What if we stopped rushing and, instead, slowed down to savor the eternal present moment? What would that even look like? A little boy suggests an answer in this video.
What if, like the kid in this video, you brought your full attention to the seemingly simple—yet deceptively complex—act of walking? In this spirit, Vietnamese Zen master, Thich Nhat Hanh, teaches the practice of slow walking which is done with a calm smile and a soft gaze, while paying attention to the physical sensations of walking—e.g., presencing the tactile sensations as your feet make contact with the ground. As a way of maintaining presence while slow walking, Hanh suggests repeating these phrases:
In breath, first step… I have arrived
Outbreath, second step… I am home
In breath, third step… In the here
Outbreath fourth step… In the now. Repeat…
The object of walking meditation is not to get to some other place, but to be fully aware of what we are doing just where we are. Thich Nhat Hanh sums it up this way: Walk slowly. Don’t rush. Each step brings you to the best moment of your life, the present moment.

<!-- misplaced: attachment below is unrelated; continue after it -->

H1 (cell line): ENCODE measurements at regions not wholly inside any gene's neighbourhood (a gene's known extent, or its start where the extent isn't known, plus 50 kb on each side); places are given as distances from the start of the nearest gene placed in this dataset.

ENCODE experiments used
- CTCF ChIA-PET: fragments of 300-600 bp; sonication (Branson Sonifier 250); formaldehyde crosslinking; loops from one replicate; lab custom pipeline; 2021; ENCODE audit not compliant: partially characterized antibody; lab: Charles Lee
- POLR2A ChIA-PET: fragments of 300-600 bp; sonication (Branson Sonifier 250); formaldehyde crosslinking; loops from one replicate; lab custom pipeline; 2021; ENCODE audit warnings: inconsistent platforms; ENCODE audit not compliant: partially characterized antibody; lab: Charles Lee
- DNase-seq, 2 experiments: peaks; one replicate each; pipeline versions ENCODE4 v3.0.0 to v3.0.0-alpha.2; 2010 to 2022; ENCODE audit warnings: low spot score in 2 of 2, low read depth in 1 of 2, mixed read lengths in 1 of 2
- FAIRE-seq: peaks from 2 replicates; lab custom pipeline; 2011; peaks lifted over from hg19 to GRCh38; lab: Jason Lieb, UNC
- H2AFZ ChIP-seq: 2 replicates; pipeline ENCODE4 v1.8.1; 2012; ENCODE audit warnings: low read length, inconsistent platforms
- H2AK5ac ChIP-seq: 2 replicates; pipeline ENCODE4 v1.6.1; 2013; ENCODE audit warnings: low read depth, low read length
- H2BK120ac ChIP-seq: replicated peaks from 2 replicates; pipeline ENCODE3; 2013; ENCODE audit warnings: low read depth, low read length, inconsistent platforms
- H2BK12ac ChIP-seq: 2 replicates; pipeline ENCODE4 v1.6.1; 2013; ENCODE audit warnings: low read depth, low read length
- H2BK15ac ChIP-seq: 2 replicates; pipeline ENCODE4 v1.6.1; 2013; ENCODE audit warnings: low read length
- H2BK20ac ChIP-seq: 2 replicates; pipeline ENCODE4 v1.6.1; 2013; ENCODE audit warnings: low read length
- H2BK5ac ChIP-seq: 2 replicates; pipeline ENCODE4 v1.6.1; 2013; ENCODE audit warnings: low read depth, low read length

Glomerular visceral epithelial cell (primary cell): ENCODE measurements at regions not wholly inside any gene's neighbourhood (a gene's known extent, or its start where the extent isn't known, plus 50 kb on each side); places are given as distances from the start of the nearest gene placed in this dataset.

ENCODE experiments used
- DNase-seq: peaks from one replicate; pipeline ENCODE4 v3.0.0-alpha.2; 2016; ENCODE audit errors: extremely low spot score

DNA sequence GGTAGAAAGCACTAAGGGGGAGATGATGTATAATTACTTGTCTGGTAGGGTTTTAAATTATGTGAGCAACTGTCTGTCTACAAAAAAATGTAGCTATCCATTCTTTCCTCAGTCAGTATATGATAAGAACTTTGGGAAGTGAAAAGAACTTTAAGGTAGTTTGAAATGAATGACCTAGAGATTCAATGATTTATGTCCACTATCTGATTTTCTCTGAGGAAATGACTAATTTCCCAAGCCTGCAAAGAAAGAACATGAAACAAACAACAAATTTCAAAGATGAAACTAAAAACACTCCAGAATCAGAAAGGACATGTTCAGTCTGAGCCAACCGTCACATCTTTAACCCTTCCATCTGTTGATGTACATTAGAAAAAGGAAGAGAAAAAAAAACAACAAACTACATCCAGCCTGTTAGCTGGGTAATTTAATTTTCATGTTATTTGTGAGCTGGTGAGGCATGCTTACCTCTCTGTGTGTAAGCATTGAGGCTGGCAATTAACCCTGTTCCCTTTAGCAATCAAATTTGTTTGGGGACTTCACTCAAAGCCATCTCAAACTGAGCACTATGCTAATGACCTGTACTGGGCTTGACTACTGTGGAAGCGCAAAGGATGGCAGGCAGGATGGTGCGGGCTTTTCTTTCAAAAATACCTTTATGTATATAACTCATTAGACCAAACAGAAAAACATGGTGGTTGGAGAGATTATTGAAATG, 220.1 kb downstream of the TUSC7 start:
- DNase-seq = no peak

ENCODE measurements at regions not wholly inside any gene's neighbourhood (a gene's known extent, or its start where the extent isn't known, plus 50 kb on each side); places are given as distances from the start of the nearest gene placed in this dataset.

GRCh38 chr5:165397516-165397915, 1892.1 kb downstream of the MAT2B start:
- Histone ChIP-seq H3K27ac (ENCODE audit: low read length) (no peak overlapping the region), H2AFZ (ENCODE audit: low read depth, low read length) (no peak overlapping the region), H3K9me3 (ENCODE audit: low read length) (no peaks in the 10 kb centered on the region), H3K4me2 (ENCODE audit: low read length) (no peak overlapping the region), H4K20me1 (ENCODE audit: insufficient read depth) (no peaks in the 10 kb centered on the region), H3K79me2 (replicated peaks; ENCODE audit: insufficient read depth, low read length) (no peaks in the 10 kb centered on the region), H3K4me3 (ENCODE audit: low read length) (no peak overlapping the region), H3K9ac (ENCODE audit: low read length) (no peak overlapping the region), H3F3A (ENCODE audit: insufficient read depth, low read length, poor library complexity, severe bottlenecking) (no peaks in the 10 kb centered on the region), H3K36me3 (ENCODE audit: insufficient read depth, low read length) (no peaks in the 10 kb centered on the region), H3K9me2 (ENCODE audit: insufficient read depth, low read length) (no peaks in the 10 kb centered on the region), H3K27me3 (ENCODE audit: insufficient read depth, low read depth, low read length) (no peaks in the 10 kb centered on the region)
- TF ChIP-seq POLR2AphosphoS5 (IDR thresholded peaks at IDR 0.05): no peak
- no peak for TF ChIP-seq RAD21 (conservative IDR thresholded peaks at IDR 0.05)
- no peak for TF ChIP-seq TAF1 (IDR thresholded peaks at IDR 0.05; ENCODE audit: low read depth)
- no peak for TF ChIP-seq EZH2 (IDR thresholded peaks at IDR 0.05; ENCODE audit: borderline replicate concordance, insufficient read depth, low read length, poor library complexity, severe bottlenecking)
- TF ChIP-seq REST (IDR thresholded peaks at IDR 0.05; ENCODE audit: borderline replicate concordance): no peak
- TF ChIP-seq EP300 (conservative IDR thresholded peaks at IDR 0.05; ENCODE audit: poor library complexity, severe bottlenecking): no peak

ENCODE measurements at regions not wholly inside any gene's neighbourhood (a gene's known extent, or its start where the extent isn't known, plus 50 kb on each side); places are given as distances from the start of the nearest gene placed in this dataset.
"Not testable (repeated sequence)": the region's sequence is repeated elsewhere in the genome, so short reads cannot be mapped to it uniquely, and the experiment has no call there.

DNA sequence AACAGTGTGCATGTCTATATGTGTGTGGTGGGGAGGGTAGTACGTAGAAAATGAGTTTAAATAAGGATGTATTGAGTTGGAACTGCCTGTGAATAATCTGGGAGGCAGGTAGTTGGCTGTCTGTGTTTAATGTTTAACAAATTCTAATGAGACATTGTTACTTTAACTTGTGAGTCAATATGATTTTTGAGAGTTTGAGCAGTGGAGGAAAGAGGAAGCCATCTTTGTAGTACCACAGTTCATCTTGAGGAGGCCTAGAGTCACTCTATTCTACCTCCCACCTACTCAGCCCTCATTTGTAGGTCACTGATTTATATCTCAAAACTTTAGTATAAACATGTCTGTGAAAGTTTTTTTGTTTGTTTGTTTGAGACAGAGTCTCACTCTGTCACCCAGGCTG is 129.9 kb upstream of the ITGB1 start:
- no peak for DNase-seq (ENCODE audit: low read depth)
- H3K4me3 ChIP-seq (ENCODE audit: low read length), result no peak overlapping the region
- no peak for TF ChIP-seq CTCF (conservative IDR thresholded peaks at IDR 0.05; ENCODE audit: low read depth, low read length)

Take my hand
we will walk
we will only walk
we will enjoy our walk without thinking of arriving anywhere
our walk is a peace walk
our walk is a happiness walk
Then… we learn that there is no peace walk
that peace is the walk.
that there is no happiness walk
that happiness is the walk.
We walk for ourselves
We walk for everyone always hand in hand.
Walk and touch peace every moment
Walk and touch happiness every moment.
Each step brings a fresh breeze
Each step makes a flower bloom under our feet
Kiss the Earth with your feet.
Print on Earth your love and happiness.
Earth will be safe when we feel in us enough safety.
"Be happy in the moment, that's enough. Each moment is all we need, not more."
- Mother Theresa